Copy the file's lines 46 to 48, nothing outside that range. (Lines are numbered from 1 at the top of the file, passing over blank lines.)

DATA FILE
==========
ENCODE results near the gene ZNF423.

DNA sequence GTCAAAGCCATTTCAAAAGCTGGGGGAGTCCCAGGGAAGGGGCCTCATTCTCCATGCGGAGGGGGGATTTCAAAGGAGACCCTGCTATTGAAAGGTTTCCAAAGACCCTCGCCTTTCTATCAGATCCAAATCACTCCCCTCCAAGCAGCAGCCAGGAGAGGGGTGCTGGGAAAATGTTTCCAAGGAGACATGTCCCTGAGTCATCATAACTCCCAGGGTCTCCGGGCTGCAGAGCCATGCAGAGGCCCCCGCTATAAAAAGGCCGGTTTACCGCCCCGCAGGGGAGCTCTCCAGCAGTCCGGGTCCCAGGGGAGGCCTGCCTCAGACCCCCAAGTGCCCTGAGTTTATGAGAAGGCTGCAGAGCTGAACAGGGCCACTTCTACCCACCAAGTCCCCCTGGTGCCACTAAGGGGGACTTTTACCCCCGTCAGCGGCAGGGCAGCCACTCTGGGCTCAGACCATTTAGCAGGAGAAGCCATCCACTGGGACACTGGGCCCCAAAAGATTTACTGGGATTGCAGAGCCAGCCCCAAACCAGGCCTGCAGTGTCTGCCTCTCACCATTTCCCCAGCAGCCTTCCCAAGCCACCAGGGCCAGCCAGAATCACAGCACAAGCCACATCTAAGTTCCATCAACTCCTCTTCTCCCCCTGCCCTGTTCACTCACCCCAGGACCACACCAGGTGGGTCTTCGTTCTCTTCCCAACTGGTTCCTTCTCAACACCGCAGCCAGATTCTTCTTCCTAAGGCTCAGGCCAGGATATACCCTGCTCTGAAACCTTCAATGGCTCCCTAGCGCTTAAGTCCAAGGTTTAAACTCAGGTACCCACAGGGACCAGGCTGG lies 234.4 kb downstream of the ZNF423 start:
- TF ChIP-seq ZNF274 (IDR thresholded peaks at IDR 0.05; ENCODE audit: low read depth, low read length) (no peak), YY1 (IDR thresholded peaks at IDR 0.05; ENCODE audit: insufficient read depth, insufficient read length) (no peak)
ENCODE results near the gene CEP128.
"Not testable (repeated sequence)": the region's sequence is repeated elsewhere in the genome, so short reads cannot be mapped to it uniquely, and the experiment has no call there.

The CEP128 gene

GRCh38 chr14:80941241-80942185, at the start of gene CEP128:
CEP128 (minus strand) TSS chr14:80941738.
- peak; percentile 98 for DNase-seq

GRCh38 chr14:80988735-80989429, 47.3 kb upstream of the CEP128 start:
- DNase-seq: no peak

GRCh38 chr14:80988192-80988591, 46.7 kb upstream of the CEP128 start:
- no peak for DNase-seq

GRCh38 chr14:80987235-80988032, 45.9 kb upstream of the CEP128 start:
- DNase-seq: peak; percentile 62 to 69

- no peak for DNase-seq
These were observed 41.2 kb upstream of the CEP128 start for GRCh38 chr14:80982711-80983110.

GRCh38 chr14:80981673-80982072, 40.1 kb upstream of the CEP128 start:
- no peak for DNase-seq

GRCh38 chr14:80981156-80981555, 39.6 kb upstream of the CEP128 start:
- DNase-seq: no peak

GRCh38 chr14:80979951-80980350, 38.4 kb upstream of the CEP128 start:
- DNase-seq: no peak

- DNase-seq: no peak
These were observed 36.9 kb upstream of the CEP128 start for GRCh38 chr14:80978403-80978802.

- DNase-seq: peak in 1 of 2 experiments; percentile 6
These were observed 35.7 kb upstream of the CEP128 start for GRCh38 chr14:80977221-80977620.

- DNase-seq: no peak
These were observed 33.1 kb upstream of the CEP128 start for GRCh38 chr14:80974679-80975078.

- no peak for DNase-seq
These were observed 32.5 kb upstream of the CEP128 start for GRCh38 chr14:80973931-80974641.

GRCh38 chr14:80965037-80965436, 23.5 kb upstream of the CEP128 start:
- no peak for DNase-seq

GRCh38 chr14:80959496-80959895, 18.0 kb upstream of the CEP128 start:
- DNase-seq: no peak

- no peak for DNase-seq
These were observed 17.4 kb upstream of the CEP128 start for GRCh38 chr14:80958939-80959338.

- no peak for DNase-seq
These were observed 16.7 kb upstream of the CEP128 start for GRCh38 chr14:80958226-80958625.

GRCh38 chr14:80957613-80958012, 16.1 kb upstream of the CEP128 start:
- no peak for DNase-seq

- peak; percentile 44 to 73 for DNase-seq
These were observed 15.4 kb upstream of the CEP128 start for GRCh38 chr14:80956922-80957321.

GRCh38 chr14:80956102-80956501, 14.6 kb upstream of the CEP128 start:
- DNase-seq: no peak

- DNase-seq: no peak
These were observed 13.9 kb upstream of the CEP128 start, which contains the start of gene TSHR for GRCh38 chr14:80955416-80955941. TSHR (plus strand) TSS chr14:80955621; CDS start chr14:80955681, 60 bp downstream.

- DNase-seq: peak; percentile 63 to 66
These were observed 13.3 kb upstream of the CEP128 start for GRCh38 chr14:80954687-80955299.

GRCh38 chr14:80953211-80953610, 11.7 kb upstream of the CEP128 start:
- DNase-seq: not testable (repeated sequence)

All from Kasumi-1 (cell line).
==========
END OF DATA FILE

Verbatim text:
- DNase-seq: no peak
These were observed 13.9 kb upstream of the CEP128 start, which contains the start of gene TSHR for GRCh38 chr14:80955416-80955941. TSHR (plus strand) TSS chr14:80955621; CDS start chr14:80955681, 60 bp downstream.

- DNase-seq: peak; percentile 63 to 66